Beer Over Time

Yeasties and Oddities

Part III of IV in a series on the age of beer.  [ Part 1 2 3 4 ]

Beyond the basics of malt and hops, artisanal brewers take advantage of countless other sources of flavor and aroma when they formulate their beers. Besides water, we are still missing one crucial beer ingredient: yeast. During fermentation, yeast not only turns maltose (sugar) into alcohol, it can provide a full range of flavors. While American strains are usually more neutral, English yeast strains provide fruity esters, German hefeweizen yeast can add banana and clove flavors, and Belgian strains can offer phenolic notes, and wild yeasts can add anything between lemons and horse blankets.

Pic somewhat unrelated. Just avoid this; it is not a real lambic.

The variety of yeasts is vast, but what does this mean in terms of keeping our beer fresh? The yeast profile of a beer should be regarded similarly to malt flavors of a beer. The overall complexity of a beer can generally be correlated successfully to the shelf life of a beer (with notable exceptions—never forget the hops). Flavors and aromas created by the yeast will fade over time, but the more there is the longer it will take to fade away. Yeast strains that add intense flavors to beers, such as Belgian ale yeast strains, add to the shelf life of beer. Neutral yeast strains, such as American ale yeast, add very little, and so the beer is only as vulnerable to degradation as the sum of its other ingredients.

One oddity when it comes to the age of beer is sour beer, or wild ales and lambics. In these beers, a spectrum of wild yeasts and bacterias help to ferment them, resulting in pungent flavors, mostly sour and funk. Many regard these sour beers as the best beers to age, even though they may have little alcohol and very few hops. While your experiences may vary, these can normally easily be stored for at least a couple of years without any negative impact on the beer.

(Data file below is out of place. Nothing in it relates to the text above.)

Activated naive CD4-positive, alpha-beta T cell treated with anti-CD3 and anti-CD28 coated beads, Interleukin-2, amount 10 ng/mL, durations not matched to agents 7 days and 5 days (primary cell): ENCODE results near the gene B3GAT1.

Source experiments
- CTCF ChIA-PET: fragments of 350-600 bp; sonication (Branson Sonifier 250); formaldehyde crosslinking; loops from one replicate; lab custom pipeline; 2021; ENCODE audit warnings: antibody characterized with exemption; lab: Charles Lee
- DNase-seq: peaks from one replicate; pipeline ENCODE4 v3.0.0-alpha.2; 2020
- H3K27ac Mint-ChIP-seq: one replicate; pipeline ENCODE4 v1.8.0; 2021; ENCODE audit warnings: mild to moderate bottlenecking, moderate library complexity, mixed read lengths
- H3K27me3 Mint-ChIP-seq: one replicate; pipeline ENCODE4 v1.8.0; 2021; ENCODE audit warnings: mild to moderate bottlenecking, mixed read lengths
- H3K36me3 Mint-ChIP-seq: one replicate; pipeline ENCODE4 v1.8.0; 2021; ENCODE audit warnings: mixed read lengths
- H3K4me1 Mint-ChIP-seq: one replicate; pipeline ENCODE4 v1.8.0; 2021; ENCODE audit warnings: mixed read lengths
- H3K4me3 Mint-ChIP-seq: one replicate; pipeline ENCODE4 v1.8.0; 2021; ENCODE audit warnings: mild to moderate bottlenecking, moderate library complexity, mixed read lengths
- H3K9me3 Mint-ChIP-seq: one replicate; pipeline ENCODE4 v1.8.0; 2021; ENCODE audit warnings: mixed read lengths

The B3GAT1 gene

In my experience, true spontaneously fermented beer, or lambic, from Belgium has better shelf life compared to wild ales brewed in the United States. While collectors would not hesitate to store a lambic for five or ten years, fewer would store an American Wild Ale for more than a few years. I have even seen people drinking a German Berliner Weisse brewed thirty-five years ago that everyone agreed tasted as fresh as any. They keyword when it comes to wild beers is wild… each beer is unique.

After yeast, brewers can infuse any number of miscellaneous ingredients into the brewing process. I’m talking about fruit beers, pumpkin beers, chocolate beers, every kind of beer imaginable is possible. Hell, yesterday I was drinking a mango IPA called Masala Mama from Town Hall Brewery in Minneapolis. In general, added flavorings fade quickly. Not as quickly as hops, but faster than malt. This means fruits, vegetables, chocolate, coffee, and whatever else a brewer can think of will generally fade over time at a faster than normal pace. See the previous Extol Beer article on the necessity of drinking coffee beers fresh for one detailed example.

There are two major exceptions to the fast fading of flavoring rule that stand out. Spices and smoke. Spices mellow relatively slowly over time, but can also act as a preservative in beer. As a result, spiced ales can be quite eligible for cellar aging. Breweries that release spiced holiday ales often turn into collectibles, such as the yearly release of Anchor Our Special Ale or Goose Island Christmas Ale. Smoke beer, or rauchbier, includes malts that are infused with wood smoke. This not only adds obvious flavor and aroma to beer, it acts as a preservative. Beers such as Alaskan Smoked Porter develop in the bottle nicely for a decade.

Now, with an established understanding of beer degradation over time, there is only one thing left to discuss: cellaring.

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